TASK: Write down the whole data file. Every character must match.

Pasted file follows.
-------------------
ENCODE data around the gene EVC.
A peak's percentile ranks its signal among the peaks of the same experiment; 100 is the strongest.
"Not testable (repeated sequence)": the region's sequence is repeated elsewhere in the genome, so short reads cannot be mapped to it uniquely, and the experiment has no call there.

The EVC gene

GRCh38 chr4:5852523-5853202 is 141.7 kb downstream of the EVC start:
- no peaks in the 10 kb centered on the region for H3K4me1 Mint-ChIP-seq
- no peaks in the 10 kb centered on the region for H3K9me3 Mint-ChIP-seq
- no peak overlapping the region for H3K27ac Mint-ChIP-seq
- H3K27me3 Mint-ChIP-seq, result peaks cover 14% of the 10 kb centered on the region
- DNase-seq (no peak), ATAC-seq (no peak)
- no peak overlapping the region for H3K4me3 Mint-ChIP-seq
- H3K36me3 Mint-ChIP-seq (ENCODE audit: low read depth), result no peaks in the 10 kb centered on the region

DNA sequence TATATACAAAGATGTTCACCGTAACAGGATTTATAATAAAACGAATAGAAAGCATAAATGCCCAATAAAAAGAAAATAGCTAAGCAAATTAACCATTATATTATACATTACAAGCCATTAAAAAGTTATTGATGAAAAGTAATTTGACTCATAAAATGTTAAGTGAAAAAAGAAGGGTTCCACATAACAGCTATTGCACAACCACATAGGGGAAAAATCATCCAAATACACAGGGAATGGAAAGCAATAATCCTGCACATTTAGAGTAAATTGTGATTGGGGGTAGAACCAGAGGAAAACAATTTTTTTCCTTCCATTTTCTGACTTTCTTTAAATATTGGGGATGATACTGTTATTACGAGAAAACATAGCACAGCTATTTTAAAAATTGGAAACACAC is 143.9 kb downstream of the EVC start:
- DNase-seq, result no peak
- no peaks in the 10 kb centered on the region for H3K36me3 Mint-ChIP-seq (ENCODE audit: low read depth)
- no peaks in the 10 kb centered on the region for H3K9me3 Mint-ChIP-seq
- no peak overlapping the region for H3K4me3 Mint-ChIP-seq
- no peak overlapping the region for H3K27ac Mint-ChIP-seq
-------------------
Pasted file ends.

ENCODE data around the gene EVC.
A peak's percentile ranks its signal among the peaks of the same experiment; 100 is the strongest.
"Not testable (repeated sequence)": the region's sequence is repeated elsewhere in the genome, so short reads cannot be mapped to it uniquely, and the experiment has no call there.

The EVC gene

GRCh38 chr4:5852523-5853202 is 141.7 kb downstream of the EVC start:
- no peaks in the 10 kb centered on the region for H3K4me1 Mint-ChIP-seq
- no peaks in the 10 kb centered on the region for H3K9me3 Mint-ChIP-seq
- no peak overlapping the region for H3K27ac Mint-ChIP-seq
- H3K27me3 Mint-ChIP-seq, result peaks cover 14% of the 10 kb centered on the region
- DNase-seq (no peak), ATAC-seq (no peak)
- no peak overlapping the region for H3K4me3 Mint-ChIP-seq
- H3K36me3 Mint-ChIP-seq (ENCODE audit: low read depth), result no peaks in the 10 kb centered on the region

DNA sequence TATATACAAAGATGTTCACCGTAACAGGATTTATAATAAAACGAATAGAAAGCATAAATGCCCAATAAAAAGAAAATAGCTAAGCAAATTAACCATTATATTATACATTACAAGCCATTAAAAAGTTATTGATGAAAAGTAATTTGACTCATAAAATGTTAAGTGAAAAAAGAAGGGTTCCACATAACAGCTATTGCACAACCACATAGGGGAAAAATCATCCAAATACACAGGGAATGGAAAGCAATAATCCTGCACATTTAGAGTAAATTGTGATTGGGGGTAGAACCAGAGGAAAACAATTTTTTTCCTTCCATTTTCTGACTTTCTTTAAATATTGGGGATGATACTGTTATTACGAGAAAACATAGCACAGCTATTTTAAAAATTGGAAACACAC is 143.9 kb downstream of the EVC start:
- DNase-seq, result no peak
- no peaks in the 10 kb centered on the region for H3K36me3 Mint-ChIP-seq (ENCODE audit: low read depth)
- no peaks in the 10 kb centered on the region for H3K9me3 Mint-ChIP-seq
- no peak overlapping the region for H3K4me3 Mint-ChIP-seq
- no peak overlapping the region for H3K27ac Mint-ChIP-seq